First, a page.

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The SHS supplied through the REDP programme use between 10 Wp and 500 Wp PV capacity. A typical system consists of a single 20 Wp PV module; a 12 V, 40 Ah battery; a charge controller; one or two 7W to 9W dc lamps; and a dc socket for a radio or for mobile phone charger. This system can be supplied in a metal carry-case, as can a larger version including a radio-cassette player and stereo speakers. Larger systems (75 to 100 Wp) may include inverters for TVs and DVD players. The average system capacity over the whole programme was 28 Wp. Most of the early REDP systems were in the 10 Wp to 20 Wp range, although this gradually increased and 40 Wp systems became common. The small size reflects the low demand for electrical appliances and the need for a portable system compatible with a semi-nomadic lifestyle. The main problems reported by dealers are short-circuits and overloading (by trying to run too many appliances on the SHS), but most systems have proved reliable.
The REDP has also supported some PV village systems (and a few with wind and PV) to provide electricity for public facilities such as, schools, health centres, village satellite telephones, forest protection, road maintaining, climate monitoring and Buddhist temples.
£1 = 13.8 China Yuan or Renminbi (Y) [April 2008]
Purchasers usually paid the full price of a SHS in one payment to the retailer. There was no credit system, except for local arrangements made by retailers. In some areas, local or regional authorities made their own grants which helped finance some systems. The authorities could purchase systems in bulk and distribute them free or at half price, using their Poverty Alleviation Fund. This happened in a small minority of cases.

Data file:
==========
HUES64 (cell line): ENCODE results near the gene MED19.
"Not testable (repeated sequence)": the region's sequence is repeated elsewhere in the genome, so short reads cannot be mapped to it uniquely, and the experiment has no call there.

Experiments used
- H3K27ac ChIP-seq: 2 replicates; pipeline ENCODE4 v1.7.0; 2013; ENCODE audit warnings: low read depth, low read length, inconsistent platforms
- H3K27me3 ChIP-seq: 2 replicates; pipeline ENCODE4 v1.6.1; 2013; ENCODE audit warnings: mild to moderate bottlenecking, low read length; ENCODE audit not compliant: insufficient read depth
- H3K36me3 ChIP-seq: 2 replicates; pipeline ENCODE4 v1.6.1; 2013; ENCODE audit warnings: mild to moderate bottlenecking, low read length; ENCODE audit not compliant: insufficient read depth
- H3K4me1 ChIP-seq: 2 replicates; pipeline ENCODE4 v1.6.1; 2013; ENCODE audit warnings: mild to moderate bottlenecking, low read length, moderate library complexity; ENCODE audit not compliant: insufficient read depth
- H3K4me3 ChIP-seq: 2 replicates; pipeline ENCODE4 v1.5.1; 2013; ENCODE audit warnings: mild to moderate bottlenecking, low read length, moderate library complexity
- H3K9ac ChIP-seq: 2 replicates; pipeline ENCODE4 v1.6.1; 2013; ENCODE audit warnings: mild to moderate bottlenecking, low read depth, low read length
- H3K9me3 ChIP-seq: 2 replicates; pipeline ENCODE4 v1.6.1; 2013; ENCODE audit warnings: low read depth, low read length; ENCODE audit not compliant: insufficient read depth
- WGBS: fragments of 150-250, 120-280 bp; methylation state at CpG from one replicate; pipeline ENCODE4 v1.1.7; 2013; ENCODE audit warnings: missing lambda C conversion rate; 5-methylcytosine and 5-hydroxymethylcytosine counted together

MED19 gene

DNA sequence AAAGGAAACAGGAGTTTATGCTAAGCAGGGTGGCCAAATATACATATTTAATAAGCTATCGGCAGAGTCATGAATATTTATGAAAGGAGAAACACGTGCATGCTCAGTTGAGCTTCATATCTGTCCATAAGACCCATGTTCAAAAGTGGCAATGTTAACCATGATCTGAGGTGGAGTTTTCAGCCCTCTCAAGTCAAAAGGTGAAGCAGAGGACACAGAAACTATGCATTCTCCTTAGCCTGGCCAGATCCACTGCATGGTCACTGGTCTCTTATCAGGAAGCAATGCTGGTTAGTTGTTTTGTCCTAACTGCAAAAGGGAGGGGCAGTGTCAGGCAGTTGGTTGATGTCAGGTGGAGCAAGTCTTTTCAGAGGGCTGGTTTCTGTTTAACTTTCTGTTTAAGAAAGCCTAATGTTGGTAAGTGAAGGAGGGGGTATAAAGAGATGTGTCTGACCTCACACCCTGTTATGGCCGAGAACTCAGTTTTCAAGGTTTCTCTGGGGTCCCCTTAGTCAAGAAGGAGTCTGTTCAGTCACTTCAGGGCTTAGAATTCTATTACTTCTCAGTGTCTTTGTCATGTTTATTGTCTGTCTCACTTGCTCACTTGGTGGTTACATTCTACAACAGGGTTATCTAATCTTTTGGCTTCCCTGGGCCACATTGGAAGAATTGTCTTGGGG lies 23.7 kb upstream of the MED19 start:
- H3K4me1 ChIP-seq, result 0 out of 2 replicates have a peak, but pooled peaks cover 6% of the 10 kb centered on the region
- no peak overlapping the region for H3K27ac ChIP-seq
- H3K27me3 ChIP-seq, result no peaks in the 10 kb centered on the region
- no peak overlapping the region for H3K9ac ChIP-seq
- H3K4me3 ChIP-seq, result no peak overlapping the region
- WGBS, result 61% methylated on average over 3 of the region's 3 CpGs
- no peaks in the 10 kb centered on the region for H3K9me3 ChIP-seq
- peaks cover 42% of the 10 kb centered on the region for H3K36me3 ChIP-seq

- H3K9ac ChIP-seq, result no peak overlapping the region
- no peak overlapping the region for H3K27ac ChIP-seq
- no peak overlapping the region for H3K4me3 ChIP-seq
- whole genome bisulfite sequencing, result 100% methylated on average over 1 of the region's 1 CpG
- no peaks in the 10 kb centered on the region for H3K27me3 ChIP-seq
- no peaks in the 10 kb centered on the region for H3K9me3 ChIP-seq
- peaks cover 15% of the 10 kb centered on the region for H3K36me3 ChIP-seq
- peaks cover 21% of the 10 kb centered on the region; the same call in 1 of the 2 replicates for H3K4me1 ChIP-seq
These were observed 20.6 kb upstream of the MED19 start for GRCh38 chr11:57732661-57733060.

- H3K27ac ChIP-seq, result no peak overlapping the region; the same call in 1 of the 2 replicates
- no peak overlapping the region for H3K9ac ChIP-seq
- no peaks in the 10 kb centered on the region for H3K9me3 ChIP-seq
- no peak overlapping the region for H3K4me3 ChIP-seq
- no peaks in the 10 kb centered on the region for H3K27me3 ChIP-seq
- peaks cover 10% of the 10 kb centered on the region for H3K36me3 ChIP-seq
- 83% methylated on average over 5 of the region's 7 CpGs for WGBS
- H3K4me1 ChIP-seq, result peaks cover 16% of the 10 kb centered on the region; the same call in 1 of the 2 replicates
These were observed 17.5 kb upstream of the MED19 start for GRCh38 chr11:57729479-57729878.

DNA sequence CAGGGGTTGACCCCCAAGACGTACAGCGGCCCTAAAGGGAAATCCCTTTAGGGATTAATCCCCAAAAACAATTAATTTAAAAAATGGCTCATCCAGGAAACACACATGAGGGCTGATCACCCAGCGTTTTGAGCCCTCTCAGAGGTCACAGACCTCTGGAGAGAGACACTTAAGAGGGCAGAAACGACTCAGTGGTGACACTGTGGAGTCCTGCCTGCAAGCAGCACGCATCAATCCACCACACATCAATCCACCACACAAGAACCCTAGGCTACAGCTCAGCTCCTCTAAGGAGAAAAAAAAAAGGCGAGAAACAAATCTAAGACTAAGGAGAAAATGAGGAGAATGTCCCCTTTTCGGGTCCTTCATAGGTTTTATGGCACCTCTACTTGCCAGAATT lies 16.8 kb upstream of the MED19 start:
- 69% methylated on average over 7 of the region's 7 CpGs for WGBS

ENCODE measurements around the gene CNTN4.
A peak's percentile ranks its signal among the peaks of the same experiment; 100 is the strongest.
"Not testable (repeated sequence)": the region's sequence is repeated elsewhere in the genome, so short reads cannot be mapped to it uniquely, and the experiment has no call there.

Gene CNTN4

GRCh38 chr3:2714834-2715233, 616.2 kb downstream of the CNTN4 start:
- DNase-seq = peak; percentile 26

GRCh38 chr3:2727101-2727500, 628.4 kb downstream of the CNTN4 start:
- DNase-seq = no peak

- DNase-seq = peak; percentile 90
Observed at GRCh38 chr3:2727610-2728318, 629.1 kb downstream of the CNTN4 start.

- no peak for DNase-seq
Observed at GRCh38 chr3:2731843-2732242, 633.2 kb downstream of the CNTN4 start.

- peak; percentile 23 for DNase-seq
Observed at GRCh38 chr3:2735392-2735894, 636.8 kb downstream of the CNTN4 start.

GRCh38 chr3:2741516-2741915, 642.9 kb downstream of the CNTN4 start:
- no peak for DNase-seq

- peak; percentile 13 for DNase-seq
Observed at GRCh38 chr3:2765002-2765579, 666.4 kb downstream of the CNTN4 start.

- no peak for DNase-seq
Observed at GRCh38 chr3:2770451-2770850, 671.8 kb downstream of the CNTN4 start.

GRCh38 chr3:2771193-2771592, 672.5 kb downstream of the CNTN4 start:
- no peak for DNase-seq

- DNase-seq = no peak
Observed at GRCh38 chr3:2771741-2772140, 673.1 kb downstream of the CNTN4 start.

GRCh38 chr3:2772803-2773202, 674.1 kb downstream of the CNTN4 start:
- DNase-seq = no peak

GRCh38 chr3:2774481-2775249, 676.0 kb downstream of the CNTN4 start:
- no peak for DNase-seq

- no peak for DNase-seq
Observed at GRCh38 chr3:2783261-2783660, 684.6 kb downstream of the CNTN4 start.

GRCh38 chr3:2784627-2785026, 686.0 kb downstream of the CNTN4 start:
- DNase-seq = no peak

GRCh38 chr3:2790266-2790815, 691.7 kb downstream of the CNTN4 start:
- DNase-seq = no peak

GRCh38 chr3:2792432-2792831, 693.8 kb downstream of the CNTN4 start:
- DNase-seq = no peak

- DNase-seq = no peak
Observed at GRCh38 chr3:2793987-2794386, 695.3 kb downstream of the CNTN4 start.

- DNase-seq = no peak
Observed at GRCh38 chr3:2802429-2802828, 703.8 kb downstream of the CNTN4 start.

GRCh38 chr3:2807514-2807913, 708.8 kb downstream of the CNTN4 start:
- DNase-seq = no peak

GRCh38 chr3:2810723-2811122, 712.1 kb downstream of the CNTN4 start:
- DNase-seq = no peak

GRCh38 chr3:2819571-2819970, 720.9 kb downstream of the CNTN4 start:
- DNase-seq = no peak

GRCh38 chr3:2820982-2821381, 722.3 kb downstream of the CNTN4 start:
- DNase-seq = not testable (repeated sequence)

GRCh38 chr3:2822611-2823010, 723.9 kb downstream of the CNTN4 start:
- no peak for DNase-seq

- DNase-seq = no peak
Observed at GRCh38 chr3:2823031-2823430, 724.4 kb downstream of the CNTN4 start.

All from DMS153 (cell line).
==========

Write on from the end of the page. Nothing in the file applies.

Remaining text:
Training, support and quality improvement were key aims of the REDP programme. The programme worked directly with suppliers and installation companies, and also provided simple instruction leaflets for users and surveyed their experience of the systems.
Quality improvement in suppliers (both manufacturing and assembling companies) was a very important part of the REDP programme, and accounted for about 40% of the total expenditure. REDP established technical standards for all components, which were revised and updated during the programme. To monitor quality, samples of all equipment were tested to these standards, random tests were made on components, and unannounced factory inspections were made. Technical seminars and training sessions were held to help raise component quality. Any supplier which failed to meet the standards was offered assistance, but was suspended or ultimately expelled from the programme if they continued to produce sub-standard products. Latterly 80 suppliers were meeting REDP requirements, and four had been expelled. REDP reviews suggest that product quality improved considerably since the programme started, in particular for modules. The REDP helped to develop China’s first national SHS standard, GBT19064-2003. Latterly production had to meet the more stringent requirements of new REDP technical standards, which require modules to comply with the international module standard.